Note: Because this is an ongoing series, viewers will not receive a certificate of completion.
Skill Level Beginner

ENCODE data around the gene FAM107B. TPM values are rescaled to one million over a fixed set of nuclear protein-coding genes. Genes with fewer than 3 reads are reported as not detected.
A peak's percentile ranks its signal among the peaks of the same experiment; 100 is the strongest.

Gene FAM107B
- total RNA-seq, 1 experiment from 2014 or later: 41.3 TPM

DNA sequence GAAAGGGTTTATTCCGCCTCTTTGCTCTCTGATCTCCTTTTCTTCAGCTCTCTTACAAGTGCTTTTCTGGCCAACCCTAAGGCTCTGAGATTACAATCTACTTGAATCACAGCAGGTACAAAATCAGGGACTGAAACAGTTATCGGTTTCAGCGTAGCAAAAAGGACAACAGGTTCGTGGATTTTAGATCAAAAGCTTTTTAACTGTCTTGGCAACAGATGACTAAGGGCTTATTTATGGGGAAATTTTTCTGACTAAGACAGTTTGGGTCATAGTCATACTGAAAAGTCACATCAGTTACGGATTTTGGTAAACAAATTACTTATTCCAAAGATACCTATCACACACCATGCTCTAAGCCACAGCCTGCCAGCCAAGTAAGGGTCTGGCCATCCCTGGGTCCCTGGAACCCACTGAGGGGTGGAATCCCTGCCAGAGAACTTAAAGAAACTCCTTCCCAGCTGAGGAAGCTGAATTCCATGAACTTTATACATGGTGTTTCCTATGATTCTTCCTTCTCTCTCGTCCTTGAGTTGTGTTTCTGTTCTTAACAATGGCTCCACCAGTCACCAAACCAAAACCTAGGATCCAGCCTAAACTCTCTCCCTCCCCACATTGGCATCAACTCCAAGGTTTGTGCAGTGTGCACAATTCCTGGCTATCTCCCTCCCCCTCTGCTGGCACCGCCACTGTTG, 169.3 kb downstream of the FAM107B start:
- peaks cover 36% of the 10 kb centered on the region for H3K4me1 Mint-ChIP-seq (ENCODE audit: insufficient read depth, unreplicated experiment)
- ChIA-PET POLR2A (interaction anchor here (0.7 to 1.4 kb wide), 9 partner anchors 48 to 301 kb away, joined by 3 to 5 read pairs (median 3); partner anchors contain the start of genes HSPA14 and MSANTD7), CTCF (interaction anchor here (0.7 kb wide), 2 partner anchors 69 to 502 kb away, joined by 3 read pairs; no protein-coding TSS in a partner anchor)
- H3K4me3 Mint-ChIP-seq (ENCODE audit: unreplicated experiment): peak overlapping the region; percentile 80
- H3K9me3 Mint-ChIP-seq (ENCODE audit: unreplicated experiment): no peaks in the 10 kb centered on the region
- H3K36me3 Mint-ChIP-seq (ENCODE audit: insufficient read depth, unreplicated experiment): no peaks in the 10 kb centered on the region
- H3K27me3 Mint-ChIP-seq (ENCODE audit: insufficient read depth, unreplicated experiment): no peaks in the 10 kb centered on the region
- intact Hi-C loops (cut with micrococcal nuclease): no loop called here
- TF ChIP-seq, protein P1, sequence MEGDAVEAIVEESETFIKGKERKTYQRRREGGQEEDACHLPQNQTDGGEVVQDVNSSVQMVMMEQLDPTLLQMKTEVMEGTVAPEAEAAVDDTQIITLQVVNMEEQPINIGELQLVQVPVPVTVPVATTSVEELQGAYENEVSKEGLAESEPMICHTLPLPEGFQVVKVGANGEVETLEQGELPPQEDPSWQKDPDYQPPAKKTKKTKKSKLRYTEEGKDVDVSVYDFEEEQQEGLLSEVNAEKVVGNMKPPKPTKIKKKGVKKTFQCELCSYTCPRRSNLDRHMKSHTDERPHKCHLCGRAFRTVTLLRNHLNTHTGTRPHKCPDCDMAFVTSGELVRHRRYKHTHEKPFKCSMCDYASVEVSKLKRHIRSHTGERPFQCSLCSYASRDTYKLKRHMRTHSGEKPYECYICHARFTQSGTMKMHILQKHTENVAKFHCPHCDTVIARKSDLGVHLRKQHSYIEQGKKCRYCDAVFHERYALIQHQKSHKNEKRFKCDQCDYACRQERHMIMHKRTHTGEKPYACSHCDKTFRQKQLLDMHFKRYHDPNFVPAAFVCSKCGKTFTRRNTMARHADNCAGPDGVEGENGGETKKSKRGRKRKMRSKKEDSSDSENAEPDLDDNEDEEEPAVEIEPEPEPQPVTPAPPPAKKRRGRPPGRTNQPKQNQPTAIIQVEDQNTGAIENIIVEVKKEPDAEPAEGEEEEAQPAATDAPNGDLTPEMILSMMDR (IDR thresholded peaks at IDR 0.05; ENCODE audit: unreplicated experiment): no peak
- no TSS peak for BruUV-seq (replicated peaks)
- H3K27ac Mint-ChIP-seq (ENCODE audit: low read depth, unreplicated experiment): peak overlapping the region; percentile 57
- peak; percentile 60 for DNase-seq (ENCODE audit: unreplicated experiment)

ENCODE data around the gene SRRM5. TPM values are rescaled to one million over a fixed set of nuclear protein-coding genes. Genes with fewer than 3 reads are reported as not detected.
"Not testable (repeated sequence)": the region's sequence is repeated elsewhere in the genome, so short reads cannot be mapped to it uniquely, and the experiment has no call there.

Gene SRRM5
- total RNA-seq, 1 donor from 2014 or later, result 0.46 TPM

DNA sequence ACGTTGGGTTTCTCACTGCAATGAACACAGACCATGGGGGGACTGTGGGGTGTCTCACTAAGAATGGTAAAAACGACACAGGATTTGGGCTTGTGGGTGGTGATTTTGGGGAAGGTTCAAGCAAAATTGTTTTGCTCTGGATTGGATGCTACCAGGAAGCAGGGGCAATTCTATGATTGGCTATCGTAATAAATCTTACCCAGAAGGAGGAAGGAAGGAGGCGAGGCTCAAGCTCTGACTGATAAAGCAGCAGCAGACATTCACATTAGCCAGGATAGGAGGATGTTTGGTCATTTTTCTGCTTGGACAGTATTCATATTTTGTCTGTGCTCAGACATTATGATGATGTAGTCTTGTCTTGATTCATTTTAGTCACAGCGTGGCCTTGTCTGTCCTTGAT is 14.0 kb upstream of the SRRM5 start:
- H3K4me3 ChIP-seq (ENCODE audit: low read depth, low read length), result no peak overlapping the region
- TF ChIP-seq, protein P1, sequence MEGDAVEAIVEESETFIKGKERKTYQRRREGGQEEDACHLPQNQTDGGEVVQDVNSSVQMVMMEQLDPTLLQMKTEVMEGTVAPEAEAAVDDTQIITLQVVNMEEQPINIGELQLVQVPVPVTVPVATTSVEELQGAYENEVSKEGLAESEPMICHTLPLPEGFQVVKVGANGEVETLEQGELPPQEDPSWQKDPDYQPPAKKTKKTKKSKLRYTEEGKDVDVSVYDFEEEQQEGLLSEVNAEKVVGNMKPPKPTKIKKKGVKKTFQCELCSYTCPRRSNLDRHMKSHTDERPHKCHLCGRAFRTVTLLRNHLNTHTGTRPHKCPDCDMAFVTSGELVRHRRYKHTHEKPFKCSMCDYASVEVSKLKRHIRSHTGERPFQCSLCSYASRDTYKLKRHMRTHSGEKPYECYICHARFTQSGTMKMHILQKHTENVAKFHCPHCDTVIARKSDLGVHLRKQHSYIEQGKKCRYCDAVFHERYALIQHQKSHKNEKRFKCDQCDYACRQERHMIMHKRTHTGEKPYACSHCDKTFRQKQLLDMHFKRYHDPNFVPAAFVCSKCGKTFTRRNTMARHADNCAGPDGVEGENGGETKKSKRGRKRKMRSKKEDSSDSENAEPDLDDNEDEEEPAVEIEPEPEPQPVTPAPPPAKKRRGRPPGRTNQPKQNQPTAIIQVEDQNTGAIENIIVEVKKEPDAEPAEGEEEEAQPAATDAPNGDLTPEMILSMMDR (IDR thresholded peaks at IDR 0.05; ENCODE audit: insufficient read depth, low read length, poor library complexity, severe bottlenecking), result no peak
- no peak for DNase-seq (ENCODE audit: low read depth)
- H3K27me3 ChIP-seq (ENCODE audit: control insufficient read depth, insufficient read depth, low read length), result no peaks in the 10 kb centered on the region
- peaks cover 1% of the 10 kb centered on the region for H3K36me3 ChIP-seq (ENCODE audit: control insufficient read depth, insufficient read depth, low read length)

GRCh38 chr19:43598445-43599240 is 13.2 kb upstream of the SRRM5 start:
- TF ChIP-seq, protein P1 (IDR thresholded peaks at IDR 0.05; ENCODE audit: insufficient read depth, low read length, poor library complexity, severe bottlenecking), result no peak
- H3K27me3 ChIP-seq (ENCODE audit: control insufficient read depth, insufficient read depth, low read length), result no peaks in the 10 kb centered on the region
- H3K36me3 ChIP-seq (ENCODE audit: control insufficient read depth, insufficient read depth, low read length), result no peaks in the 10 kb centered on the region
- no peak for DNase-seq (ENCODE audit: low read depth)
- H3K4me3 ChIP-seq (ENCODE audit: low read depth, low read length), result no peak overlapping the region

- [Instructor] How many times have you run a usability test after your product has shipped? It may seem like a crazy idea. After all, it's too late to change anything. But there's some real value to running a benchmark usability test. Benchmark testing gives you regular checkpoints to ensure you're improving the usability of your product with every release. Although benchmark testing follows a very similar process to regular usability studies, it has a different purpose. Rather than diving into a specific part of the product, such as a set of new features you've added, benchmark testing runs the same general tasks each time. This lets you track your product's performance with each set of new features you add. Rather than collecting data on where the showstopper issues lie, benchmark testing gathers a common set of metrics on efficiency, effectiveness, and satisfaction. This way, it's possible to compare the usability of the product over time and track how well each release is performing. For example, say you're working on a team that's building a flight-booking app. During development, you might run usability tests on new features you're adding, such as the addition of a price comparison feature or changes to the payment process. When you run benchmark studies though, you'll have a set of higher-level tasks aimed at testing whether the product is meeting the product team's overall goals. These goals don't change from release to release. For instance, it's always important that people can research destinations and buy tickets with your app, regardless of the specific features that were added in the last development cycle. The team may also have goals around making the experience exciting, entertaining, trustworthy, or fast to complete. Running a benchmark study after each major update to the product allows you to track these goals across time. Typically, you give participants the same tasks each time you run a benchmark study and compare the results between product versions. Like I said, the results typically fall into three categories. Efficiency is how easily people can complete the tasks. Normally, that's measured by time on task versus time recovering from errors. Effectiveness is how well they manage to complete their tasks. Did they book the correct flight? Did they book it for the right number of people? Satisfaction is obviously how good they feel about the outcome. As I mentioned in my full course on usability testing, the typical formative usability studies you run during development will have around eight participants. With summative benchmark studies, you need to be sure that you're capturing valid data, which typically means running more participants, sometimes 20 or more. It can be boring to run that many participants, especially when you aren't necessarily learning about any new usability issues. It can also be harder to justify the expense when the team doesn't see immediate results from the sessions. One solution is to use a local vendor or one of the online testing companies to run each benchmark study for you. Because you don't need to be watching for new insights during each second of the sessions, it's easy to farm this work out to a third party. And remember, once you have a set of common benchmark tasks, there's no reason why you can't also run these task against a competitor's product. That will show you how well they measure up against your experience. I've created a separate video on competitive testing if you want to learn more about that. Benchmark testing can be really worthwhile because it gives you a clear indication of your progress between software releases. That's something which is normally very hard to measure, so benchmark usability metrics can be a good way of making your usability team indispensable to management while also fostering a healthy sense of competition on the team.